After a miserable run at UW, I decided that leaving on my own accord would be better than getting kicked out. I had no desire to slow down on music and doubted my ability to focus on anything else. Around that time, I heard Western Washington University allowed some students to design degrees based on their interests. I transferred and began working with WWU faculty to create a curriculum. My classes ranged from recording arts to music theory, communications to web design. For the first time in years, I excelled.
At 20 years old, I moved back to Seattle and opened a creative arts space. It was on 10th and Pike, next to what’s now Neumo’s on Capitol HIll. It was primarily a recording studio, though we had a large art gallery and event space. Prometheus Brown (who I knew from UW) came through. Macklemore would drop by and show off unfinished songs from Language of My World. Grieves was there constantly, hanging out and working on beats. This was where I met Kyle and where Mike Folden and I laid the foundation for a really amazing friendship.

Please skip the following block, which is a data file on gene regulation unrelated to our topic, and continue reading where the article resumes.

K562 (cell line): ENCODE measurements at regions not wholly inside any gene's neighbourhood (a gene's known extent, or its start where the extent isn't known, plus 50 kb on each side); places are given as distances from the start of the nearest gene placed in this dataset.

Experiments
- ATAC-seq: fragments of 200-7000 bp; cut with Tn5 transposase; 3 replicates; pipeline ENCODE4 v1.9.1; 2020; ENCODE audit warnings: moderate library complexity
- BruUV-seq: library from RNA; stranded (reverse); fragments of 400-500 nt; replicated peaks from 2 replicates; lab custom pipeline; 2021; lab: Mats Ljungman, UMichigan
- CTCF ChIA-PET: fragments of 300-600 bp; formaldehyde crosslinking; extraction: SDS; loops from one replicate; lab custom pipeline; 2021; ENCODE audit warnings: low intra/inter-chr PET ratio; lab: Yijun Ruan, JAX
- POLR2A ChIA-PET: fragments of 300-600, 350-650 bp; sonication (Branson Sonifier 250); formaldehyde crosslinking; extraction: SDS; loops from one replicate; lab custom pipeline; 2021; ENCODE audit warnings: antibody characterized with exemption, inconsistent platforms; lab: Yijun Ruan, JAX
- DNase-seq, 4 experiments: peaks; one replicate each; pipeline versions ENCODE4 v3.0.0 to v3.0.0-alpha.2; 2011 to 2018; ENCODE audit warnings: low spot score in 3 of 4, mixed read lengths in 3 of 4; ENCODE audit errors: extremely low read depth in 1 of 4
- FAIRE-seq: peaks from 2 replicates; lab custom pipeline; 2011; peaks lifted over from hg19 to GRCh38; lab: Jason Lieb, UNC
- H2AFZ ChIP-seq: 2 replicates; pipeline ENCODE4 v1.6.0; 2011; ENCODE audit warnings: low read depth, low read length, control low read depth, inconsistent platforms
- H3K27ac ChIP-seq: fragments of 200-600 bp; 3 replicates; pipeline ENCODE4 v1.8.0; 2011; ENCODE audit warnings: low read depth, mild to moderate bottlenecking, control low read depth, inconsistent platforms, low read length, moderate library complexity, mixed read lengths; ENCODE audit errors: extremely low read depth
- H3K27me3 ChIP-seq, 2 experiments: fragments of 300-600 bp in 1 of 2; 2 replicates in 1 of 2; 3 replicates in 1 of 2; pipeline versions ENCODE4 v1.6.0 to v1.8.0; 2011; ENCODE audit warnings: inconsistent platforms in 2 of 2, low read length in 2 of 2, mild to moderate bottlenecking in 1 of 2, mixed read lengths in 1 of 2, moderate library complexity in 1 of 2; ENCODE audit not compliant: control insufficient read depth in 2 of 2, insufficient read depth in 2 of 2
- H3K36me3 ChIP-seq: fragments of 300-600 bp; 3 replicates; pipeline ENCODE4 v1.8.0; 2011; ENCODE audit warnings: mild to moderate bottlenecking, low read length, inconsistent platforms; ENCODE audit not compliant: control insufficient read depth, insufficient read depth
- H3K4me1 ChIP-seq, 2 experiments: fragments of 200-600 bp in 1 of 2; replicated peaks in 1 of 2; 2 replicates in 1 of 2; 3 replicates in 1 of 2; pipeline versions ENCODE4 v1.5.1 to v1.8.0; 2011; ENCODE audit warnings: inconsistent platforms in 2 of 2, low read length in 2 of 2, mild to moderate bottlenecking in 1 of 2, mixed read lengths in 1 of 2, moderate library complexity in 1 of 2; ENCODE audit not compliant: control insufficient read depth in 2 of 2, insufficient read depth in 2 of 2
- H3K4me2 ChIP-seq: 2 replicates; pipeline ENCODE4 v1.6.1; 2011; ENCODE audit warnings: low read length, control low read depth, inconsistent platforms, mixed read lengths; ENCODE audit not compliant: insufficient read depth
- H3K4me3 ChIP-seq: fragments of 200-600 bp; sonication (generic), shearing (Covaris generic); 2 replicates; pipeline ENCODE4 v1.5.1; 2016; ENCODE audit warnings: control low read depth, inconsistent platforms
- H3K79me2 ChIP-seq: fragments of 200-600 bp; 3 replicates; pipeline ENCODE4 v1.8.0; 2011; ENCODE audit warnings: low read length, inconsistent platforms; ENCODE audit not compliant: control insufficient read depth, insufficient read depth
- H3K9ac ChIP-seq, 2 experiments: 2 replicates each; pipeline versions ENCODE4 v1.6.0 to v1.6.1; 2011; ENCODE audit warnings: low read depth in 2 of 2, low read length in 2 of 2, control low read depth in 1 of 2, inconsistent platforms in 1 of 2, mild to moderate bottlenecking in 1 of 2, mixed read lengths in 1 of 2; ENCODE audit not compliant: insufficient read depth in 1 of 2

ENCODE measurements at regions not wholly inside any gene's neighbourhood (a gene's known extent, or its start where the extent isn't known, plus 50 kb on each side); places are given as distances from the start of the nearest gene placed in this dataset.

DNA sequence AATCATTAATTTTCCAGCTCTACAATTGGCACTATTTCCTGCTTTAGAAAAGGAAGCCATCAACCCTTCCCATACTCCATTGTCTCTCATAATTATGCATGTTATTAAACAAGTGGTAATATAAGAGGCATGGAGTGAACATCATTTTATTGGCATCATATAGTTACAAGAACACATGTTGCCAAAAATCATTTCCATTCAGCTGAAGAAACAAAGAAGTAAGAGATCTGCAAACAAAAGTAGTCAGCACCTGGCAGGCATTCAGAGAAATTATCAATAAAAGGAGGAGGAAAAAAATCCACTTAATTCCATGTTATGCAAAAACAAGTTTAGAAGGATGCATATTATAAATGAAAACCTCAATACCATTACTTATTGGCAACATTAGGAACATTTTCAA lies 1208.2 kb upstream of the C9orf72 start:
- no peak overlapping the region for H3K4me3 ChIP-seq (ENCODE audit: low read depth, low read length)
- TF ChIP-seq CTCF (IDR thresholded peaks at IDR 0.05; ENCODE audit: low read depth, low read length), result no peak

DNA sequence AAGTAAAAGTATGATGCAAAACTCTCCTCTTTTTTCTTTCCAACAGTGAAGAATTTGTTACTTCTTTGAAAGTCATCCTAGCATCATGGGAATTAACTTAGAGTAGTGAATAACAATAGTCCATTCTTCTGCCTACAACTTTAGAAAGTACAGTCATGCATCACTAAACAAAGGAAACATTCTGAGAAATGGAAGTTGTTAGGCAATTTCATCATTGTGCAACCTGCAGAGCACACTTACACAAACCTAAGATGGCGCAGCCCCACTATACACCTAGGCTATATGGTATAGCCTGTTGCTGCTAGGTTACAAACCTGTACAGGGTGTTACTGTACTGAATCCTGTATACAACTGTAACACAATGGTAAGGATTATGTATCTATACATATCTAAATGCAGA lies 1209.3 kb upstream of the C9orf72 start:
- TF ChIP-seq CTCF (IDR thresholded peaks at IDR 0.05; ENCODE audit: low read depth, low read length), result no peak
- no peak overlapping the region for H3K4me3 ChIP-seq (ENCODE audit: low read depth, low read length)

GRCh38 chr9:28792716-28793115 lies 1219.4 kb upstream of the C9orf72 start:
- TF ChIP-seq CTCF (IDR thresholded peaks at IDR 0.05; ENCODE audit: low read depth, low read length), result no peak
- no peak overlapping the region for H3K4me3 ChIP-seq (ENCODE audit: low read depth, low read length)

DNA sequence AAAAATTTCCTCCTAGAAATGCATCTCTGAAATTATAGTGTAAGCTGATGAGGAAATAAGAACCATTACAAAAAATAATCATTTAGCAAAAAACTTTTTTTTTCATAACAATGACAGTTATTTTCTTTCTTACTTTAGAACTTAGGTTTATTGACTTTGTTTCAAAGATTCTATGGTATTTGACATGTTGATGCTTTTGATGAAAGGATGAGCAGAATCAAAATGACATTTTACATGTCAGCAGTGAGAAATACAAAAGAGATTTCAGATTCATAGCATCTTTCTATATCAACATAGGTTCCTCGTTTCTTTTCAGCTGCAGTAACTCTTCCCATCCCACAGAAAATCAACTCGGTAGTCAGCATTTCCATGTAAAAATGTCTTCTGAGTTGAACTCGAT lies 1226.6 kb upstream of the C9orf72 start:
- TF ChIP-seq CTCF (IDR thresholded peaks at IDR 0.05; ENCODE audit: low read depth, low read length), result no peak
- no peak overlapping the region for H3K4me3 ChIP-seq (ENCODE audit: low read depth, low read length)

Over time, I’ve become better at spotting my disinterest and bowing out early rather than persisting in obligation. This sounds obvious, but it took me years to understand and even longer to practice.
For “nontraditional students” like me, the future has never looked brighter. We have the Khan Academy and iTunes U in our pockets. Standford runs classes online and opens them to the public. Private companies like Treehouse and Code Academy teach us to code for less money than we spend on cable television.